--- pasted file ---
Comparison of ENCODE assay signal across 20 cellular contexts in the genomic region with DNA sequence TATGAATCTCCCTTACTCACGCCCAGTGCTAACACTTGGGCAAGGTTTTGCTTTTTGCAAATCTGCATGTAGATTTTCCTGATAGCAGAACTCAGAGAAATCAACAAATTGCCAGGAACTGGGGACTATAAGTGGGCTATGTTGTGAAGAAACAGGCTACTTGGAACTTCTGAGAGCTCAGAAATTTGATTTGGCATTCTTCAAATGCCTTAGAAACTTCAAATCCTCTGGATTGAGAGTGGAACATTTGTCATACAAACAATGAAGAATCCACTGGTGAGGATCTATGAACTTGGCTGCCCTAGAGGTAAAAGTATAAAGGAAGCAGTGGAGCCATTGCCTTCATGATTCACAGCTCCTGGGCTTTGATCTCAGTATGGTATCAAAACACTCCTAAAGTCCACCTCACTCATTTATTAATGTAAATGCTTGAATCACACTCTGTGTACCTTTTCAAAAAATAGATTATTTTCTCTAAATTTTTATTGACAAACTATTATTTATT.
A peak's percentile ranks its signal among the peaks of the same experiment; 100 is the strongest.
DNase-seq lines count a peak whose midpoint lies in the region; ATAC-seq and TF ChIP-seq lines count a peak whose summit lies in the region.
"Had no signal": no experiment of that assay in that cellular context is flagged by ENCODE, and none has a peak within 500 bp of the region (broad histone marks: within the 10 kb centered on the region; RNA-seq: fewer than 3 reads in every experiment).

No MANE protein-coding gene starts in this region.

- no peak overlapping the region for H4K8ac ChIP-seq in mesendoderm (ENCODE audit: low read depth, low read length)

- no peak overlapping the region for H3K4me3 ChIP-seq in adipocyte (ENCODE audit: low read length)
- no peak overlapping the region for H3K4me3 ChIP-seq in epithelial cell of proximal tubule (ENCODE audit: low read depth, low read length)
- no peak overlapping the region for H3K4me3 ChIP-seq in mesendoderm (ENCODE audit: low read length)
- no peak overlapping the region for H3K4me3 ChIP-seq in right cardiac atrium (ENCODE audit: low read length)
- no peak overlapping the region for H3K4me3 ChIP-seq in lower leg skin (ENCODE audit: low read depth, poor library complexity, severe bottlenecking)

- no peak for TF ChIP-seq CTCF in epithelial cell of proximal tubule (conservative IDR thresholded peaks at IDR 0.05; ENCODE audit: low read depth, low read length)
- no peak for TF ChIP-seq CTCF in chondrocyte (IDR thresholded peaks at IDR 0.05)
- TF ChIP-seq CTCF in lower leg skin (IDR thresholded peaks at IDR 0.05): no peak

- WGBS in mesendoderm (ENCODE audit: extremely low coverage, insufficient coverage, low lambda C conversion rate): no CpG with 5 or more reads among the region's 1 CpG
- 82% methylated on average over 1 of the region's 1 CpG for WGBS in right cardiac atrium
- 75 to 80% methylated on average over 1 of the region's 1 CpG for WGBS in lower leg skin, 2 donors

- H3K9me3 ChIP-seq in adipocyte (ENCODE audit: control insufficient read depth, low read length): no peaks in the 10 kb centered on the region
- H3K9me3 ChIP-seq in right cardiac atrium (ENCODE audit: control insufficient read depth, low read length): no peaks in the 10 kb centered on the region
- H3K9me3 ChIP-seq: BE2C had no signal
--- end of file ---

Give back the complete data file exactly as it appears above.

Comparison of ENCODE assay signal across 20 cellular contexts in the genomic region with DNA sequence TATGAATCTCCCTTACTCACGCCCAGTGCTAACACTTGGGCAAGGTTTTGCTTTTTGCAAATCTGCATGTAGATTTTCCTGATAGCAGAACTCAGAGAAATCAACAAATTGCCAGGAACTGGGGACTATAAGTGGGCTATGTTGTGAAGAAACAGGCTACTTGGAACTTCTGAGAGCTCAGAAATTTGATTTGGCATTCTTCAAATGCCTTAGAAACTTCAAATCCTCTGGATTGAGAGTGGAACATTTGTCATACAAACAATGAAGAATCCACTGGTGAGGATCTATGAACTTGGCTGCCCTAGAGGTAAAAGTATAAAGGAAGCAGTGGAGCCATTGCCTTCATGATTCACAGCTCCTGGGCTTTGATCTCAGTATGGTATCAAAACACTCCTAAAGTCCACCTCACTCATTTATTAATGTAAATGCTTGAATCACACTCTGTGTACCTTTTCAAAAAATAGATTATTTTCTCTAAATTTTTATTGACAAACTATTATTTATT.
A peak's percentile ranks its signal among the peaks of the same experiment; 100 is the strongest.
DNase-seq lines count a peak whose midpoint lies in the region; ATAC-seq and TF ChIP-seq lines count a peak whose summit lies in the region.
"Had no signal": no experiment of that assay in that cellular context is flagged by ENCODE, and none has a peak within 500 bp of the region (broad histone marks: within the 10 kb centered on the region; RNA-seq: fewer than 3 reads in every experiment).

No MANE protein-coding gene starts in this region.

- no peak overlapping the region for H4K8ac ChIP-seq in mesendoderm (ENCODE audit: low read depth, low read length)

- no peak overlapping the region for H3K4me3 ChIP-seq in adipocyte (ENCODE audit: low read length)
- no peak overlapping the region for H3K4me3 ChIP-seq in epithelial cell of proximal tubule (ENCODE audit: low read depth, low read length)
- no peak overlapping the region for H3K4me3 ChIP-seq in mesendoderm (ENCODE audit: low read length)
- no peak overlapping the region for H3K4me3 ChIP-seq in right cardiac atrium (ENCODE audit: low read length)
- no peak overlapping the region for H3K4me3 ChIP-seq in lower leg skin (ENCODE audit: low read depth, poor library complexity, severe bottlenecking)

- no peak for TF ChIP-seq CTCF in epithelial cell of proximal tubule (conservative IDR thresholded peaks at IDR 0.05; ENCODE audit: low read depth, low read length)
- no peak for TF ChIP-seq CTCF in chondrocyte (IDR thresholded peaks at IDR 0.05)
- TF ChIP-seq CTCF in lower leg skin (IDR thresholded peaks at IDR 0.05): no peak

- WGBS in mesendoderm (ENCODE audit: extremely low coverage, insufficient coverage, low lambda C conversion rate): no CpG with 5 or more reads among the region's 1 CpG
- 82% methylated on average over 1 of the region's 1 CpG for WGBS in right cardiac atrium
- 75 to 80% methylated on average over 1 of the region's 1 CpG for WGBS in lower leg skin, 2 donors

- H3K9me3 ChIP-seq in adipocyte (ENCODE audit: control insufficient read depth, low read length): no peaks in the 10 kb centered on the region
- H3K9me3 ChIP-seq in right cardiac atrium (ENCODE audit: control insufficient read depth, low read length): no peaks in the 10 kb centered on the region
- H3K9me3 ChIP-seq: BE2C had no signal